The Powerful Reason This Artist Wants To Photograph 100 Naked Women Outside The Republican National Convention

The Republican National Convention just got a lot more interesting. A New York-based artist who made a name for himself taking large-scale nude photographs around the world wants to use his skills to make a statement about the 2016 presidential election and the way the GOP views women's bodies. Spencer Tunick is going to photograph 100 naked women outside the Republican National Convention in July and needs volunteers.

Tunick will pose the group of women at sunrise July 17, with each holding a large mirror disc "reflecting the knowledge and wisdom of progressive women and the concept of 'Mother Nature' into and onto the convention center, cityscape and horizon of Cleveland." The artists explains on the project's website: "The philosophy of the artwork relates to the idea of the sacred feminine."

Although his installations don't usually limit the number of people involved, he capped this one at 100 women, so you have to apply to participate on his website. The application requires a full-length photo of yourself (not necessarily nude) to allow Tunick to compile a diverse group of women in terms of skin tone, body type, and overall looks. The site assures prospective models that they'll only be naked for a short time.


Tunick's description of the installation didn't name Donald Trump or the GOP, but the notion of "progressive women" posing outside the Republican National Convention gets the point across. He further explained the goal on his website, saying:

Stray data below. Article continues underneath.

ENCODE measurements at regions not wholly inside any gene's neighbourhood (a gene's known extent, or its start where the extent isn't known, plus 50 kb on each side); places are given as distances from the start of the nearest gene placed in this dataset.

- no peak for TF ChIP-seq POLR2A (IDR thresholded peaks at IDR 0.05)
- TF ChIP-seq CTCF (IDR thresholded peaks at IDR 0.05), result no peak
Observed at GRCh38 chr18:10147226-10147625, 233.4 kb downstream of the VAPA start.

By holding mirrors, we hope to suggest that women are a reflection and embodiment of nature, the sun, the sky and the land. We want to express the belief that we will rely upon the strength, intuition and wisdom of progressive and enlightened women to find our place in nature and to regain the balance within it. The mirrors communicate that we are a reflection of ourselves, each other, and of, the world that surrounds us. The woman becomes the future and the future becomes the woman.

The artist told Cleveland Scene's Vince Grzegorek he didn't want this work in Cleveland to be a protest per se. "Maybe I want it to be a work that women can be part of, maybe to heighten the idea that women will decide the outcome of this election and will have a more powerful presence in the future of politics, the future of the country, and the future of the world," Tunick told the magazine. "It’s not so much a protest but an action, a wake-up call to the absurdity of politics and discrimination."

If you feel strongly about women's role in the 2016 election and are disgusted by Republican leadership's treatment of the female body, sign up to be a part of the political artwork this summer. Nothing will frighten and confuse the GOP more than women collectively showing their power.